538 F2d 431 Hooks v. Southeast Construction Corporation

538 F.2d 431

176 U.S.App.D.C. 83

Barbara H. HOOKS, Individually and as the Administratrix of
the Estate of Charles E. Hooks, Deceased
ANTHONY IZZO COMPANY, INC., Third-party Defendant.

No. 75-1872.

United States Court of Appeals,
District of Columbia Circuit.

Argued April 16, 1976.
Decided June 28, 1976.
As Amended on Denial of Rehearing Aug. 25, 1976.

David M. Moore, Washington, D. C., for appellant; John J. O'Neill, Jr., Washington, D. C., on brief.

Michael T. O'Bryant, Silver Spring, Md., with whom Leonard L. Lipshultz, Silver Spring, Md., was on the brief, for appellee Anthony Izzo Co.

Richard W. Boone, Washington, D. C., for appellee Nathaniel Ford, Inc.

Before MacKINNON and ROBB, Circuit Judges, and WEIGEL,* United States District Judge for the Northern District of California.

Opinion for the court filed by Circuit Judge MacKINNON.

MacKINNON, Circuit Judge:

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Southeast Construction Corp. (Southeast) is a general contractor which entered into a contract with Anthony Izzo Co. (hereafter Izzo and Subcontractor), a masonry subcontractor, to perform certain masonry work as part of a construction project. Izzo in turn subcontracted with the Nathaniel Ford Brick Cleaning Company for the pointing and cleaning of the masonry. In performing the work of the subcontractor, the plaintiff's decedent Hooks lost his life through the alleged negligence of Southeast. Southeast settled plaintiff's suit for $57,000 and here under the terms of the contract seeks to recover from Izzo on the subcontractor's contractual obligation to carry public liability insurance protecting Southeast.


The only issue in this appeal is whether the district court correctly interpreted section 7 of the contract between appellant Southeast and appellee Izzo. Section 7 of the contract reads:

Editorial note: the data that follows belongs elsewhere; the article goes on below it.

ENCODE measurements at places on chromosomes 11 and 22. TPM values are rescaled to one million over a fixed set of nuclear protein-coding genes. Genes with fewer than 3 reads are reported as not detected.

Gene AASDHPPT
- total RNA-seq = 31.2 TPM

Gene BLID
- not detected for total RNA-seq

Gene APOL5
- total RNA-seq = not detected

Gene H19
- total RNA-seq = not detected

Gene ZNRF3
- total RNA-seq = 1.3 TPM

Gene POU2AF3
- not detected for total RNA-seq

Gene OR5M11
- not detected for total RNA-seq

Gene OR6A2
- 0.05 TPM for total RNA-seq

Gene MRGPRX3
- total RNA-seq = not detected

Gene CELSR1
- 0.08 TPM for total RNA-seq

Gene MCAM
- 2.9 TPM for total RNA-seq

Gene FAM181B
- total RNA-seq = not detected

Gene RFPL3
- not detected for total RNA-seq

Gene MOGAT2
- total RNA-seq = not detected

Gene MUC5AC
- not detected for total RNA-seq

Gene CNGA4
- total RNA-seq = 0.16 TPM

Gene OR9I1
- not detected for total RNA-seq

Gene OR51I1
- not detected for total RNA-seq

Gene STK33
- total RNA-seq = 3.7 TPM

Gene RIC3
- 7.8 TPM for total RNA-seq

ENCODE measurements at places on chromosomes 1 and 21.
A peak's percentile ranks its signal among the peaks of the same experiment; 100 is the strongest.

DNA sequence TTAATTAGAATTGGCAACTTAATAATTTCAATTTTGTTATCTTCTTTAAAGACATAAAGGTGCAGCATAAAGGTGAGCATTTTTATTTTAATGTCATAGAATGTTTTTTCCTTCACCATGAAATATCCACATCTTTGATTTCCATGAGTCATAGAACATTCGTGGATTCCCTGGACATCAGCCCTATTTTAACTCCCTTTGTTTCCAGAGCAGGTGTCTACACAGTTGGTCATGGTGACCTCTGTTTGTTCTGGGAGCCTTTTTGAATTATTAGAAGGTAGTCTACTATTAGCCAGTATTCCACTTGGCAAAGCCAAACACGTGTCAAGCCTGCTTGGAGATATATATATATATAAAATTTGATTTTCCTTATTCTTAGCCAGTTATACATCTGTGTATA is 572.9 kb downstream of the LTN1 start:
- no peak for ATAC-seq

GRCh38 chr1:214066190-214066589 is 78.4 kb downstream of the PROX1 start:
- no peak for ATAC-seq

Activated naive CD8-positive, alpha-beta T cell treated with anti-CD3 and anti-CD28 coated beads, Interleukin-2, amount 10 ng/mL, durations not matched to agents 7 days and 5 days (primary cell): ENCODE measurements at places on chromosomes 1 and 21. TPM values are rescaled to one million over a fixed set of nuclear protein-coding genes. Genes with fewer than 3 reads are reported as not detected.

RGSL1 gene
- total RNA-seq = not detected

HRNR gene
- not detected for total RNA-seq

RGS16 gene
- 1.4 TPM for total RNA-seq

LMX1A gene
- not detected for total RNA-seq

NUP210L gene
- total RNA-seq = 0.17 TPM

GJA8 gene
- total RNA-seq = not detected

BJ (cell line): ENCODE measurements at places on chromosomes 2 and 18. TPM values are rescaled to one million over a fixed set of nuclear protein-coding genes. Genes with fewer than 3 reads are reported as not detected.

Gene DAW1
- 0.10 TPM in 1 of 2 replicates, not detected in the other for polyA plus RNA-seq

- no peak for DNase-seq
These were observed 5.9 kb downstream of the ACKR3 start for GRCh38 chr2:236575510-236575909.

Sub-contractor (Izzo) agrees to carry Public Liability Insurance protecting Sub-contractor and Contractor (Southeast) and Workmen's Compensation Insurance in connection with employees engaged in the performance of this agreement with company and in an amount satisfactory to Contractor. Sub-contractor agrees to indemnify Contractor from claims growing out of injury received or damage done by reason of any act, omission, or negligence of Sub-Contractor (sic). Sub-contractor shall supply Contractor with certificates for Workmen's Compensation Insurance and Public Liability Insurance before commencing work under this agreement.


(J.App. 53). Izzo argues that the first two sentences must be read together as though the second qualified the first. Under such interpretation subcontractor Izzo concludes he only agreed to provide public liability insurance for injuries received or damage done "by reason of any act, omission, or negligence of Subcontractor (Izzo) " (emphasis added), and thus was not required to provide insurance against the injuries in this case which were allegedly caused by the negligence of Southeast. This argument was accepted by the district court, which dismissed the third party complaint of Southeast against Izzo. We disagree.


On this appeal, Southeast argues that the correct reading of section 7 indicates that Izzo agreed to two separate obligations. By the first sentence Izzo was required "to carry public liability insurance protecting Sub-Contractor (Izzo) and Contractor (Southeast)." By the second sentence Izzo undertook to indemnify Southeast against liability growing out of Izzo's "act, omission, or negligence." After careful study of the relevant contract and insurance law, we agree with the interpretation of section 7 advanced by Southeast.


In order to accept Izzo's argument, one would first be required to find, inter alia, that the two concepts of liability insurance and indemnity are one and the same. However, they are not. A leading treatise points out a significant distinction between liability policies and policies (contracts) of indemnification:


Indemnity and liability insurance distinguished.

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Under a liability policy the insurer is required to make payment although the insured has not yet suffered any loss, for by definition the purpose of the liability policy is to shield the insured from being required to make any payment on the claim for which he is liable.